in Front of the Mosque," a photograph from New Delhi, India, by freshman Rachel Steinberg, is
one of the images in a new exhibition, titled "What's Sacred? Princeton
Views," on display in Murray-Dodge Hall. The exhibition includes
photographs taken on campus and around the world, submitted in response
to a call for images that address the question of "what is sacred?"
At left: Freshman Zachary Ruchman's
photograph, "A Thousand Words," illustrates his view that handwriting
"can express much more than the plain, typed word ever will."
"Cryogenesis," by freshman Dean Shaban, received special
commendation from the exhibition's curators. The image of a plant in
ice "represents the perseverance of life in the face of adversity,"
according to Shaban.
Below left: Graduate student Yiftah Elazar sees an "eerie sadness" in his photo of the square in front of the Jokhang Temple in the Tibetan capital of Lhasa.
Exhibition presents diverse views on 'What's Sacred'
Posted January 17, 2007; 09:34 p.m.
A collection of photographs representing diverse interpretations of sacred imagery is on view in a new exhibition in the Murray-Dodge Hall lobby.
The exhibition, titled "What's Sacred? Princeton Views," includes 35 photographs by campus community members taken on campus and around the world. They were selected from some 160 photographs submitted in response to a call by the exhibition's organizers for images that address the question of "what is sacred?"
"The photographs chosen for display represent the full spectrum from freshmen to full professors. How often do we get that range of Princetonians involved in a single conversation about what matters to them most?" said Jeffrey Stout, a professor of religion and one of the exhibition's curators.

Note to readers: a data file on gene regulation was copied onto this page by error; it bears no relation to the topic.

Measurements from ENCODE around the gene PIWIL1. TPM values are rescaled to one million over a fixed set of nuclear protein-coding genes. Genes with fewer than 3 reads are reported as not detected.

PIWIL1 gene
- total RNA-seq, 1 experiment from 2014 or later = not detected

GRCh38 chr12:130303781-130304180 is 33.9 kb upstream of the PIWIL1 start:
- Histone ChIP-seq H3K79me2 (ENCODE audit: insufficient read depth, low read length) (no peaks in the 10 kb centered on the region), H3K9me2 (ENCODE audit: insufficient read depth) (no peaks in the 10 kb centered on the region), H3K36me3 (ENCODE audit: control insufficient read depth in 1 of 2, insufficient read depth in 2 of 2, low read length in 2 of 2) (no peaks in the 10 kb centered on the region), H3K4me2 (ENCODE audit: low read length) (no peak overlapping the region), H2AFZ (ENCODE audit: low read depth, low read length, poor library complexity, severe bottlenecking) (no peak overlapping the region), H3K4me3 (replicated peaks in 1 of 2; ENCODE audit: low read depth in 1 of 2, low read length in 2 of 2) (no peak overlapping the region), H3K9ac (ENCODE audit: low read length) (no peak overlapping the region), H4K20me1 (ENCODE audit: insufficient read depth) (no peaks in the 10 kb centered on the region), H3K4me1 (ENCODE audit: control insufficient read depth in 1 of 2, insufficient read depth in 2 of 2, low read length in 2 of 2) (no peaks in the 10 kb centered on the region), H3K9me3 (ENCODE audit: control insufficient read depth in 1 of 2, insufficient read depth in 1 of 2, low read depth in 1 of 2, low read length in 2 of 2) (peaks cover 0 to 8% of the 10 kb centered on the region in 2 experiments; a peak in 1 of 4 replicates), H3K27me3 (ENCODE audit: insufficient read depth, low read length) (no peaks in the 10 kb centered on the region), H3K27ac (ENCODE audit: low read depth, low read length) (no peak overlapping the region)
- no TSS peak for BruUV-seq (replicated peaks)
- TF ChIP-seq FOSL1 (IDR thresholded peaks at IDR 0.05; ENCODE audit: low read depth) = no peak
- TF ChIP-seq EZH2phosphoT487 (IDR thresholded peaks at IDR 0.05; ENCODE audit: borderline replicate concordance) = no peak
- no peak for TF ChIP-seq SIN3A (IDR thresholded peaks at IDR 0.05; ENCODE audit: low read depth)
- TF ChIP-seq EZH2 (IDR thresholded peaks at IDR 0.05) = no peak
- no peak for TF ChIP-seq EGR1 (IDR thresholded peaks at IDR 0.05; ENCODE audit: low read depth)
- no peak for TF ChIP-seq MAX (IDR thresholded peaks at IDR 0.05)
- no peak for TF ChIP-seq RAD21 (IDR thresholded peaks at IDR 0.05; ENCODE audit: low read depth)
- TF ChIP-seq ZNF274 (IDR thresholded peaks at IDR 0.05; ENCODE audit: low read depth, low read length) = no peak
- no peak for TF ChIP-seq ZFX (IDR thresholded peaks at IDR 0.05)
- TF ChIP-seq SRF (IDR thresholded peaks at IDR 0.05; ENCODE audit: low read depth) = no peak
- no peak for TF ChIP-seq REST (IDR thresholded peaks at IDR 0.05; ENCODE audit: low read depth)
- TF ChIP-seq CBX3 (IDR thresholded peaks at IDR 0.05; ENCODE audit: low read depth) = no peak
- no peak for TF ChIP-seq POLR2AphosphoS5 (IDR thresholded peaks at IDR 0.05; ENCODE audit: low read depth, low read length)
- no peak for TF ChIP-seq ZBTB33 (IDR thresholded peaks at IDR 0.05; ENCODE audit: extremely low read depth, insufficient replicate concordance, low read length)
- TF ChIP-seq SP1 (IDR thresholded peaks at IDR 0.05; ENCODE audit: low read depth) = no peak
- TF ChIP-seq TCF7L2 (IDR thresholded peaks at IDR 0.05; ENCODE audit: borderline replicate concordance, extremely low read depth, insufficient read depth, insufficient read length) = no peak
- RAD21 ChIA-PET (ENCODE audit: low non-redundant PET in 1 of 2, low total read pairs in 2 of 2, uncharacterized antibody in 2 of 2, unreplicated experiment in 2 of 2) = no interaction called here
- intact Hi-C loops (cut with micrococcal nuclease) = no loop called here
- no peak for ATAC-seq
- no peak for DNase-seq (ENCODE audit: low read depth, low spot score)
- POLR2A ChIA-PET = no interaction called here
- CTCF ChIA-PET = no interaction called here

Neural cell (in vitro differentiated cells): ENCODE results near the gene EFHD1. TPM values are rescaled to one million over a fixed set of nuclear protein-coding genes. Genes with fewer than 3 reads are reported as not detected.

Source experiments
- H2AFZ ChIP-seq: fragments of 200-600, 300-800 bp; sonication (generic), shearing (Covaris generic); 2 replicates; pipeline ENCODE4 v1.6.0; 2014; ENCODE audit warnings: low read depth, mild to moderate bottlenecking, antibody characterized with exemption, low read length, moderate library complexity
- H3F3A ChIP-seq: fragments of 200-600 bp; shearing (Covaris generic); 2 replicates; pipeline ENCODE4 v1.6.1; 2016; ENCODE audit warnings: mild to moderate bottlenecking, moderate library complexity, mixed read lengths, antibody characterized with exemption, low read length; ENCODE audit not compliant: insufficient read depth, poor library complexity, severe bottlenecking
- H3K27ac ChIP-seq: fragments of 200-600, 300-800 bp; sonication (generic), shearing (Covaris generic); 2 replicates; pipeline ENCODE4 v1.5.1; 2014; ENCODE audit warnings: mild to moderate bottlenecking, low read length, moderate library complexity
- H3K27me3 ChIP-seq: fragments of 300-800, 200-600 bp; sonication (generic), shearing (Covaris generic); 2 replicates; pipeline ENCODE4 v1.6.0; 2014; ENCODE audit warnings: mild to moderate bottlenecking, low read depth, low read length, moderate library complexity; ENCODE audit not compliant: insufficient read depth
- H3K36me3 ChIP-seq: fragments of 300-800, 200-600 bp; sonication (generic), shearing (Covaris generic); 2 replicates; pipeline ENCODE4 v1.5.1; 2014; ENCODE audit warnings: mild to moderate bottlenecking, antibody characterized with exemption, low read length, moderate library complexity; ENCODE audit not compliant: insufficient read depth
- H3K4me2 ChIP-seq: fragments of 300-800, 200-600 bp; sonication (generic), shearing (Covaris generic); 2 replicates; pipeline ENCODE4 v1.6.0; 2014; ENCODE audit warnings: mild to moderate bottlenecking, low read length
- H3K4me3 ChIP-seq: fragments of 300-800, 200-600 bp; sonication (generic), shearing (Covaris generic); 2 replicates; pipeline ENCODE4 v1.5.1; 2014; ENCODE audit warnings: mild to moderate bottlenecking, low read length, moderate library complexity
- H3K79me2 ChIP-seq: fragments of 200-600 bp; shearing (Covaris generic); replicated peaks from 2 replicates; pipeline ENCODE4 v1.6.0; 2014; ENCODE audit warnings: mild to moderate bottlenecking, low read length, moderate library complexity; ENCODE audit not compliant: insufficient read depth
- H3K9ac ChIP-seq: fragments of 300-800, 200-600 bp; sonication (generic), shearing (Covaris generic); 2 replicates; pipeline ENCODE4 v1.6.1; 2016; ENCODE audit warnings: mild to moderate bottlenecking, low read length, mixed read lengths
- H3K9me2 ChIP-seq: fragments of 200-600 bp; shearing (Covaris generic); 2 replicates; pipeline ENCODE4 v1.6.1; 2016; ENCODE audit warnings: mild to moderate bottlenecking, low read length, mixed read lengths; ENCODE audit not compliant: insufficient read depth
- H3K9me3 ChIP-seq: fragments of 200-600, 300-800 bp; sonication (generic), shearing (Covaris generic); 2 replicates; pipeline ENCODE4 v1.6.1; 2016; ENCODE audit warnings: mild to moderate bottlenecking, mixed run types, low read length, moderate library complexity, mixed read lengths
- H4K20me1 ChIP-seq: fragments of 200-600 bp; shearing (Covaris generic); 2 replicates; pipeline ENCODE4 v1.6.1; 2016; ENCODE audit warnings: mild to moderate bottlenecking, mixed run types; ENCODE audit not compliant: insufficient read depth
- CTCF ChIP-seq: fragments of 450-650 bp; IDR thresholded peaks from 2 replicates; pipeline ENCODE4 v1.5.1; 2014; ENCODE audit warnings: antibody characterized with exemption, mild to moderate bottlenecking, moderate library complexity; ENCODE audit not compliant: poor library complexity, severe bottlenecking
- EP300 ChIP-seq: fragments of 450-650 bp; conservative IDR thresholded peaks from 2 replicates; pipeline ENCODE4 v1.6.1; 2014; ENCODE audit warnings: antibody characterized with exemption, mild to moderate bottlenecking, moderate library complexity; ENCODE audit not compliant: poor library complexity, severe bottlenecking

The collection includes images ranging from houses of worship to nature scenes to an intimate view of handwritten words on a page, titled "A Thousand Words," by freshman Zachary Ruchman.
Ruchman, whose photo received special commendation by the curators, explained his inspiration. "I had written a short story and left the papers lying on my desk when I stood up. I really like handwriting because I think it can express much more than the plain, typed word ever will," he noted. "When I sat back down, I noticed the way the light was coloring the paper. The light, combined with the handwriting, piqued my interest, so I attempted to visually explore the draft in a way that complemented the story."
Yiftah Elazar, a graduate student in politics, submitted a photograph he took five years ago while visiting the Tibetan capital of Lhasa, where he was "struck by the quiet resolve of the Tibetans to maintain their heritage." Elazar's photo captures the square in front of the Jokhang Temple.
"For me, the answer to the question 'what's sacred?' has always been simple: Nothing is sacred, because sacredness implies a religious veneration that isn't a part of my moral or psychological makeup. But visiting Lhasa has helped me not only to see what the sacred might mean for other people, but also to identify with their devotion," Elazar said. "I think that the image conveys my sentiments: It was taken with my back to the Jokhang Temple, looking at the people going about their business, and yet, because of the lighting, it speaks of something extraordinary. At the same time, the sun is setting on the Jokhang Temple square, and when I look at the picture, I feel an eerie sadness setting in."
The exhibition was conceived by Paul Raushenbush, associate dean of religious life, who also served as a curator. In addition to Raushenbush and Stout, the curators were senior Ben Amster, executive editor for photography at The Daily Princetonian; Eve Aschheim, director of the Program in Visual Arts; Janet Dickerson, vice president for campus life; and Thomas Dunne, associate dean of undergraduate students. The exhibition is sponsored by the Office of Religious Life, the Office of the Dean of Undergraduate Students, the Office of the Vice President for Campus Life, the Program in Visual Arts and The Daily Princetonian.
The exhibition will run through the end of the spring semester. The Murray-Dodge Hall lobby is open daily from 8 a.m. to 10 p.m.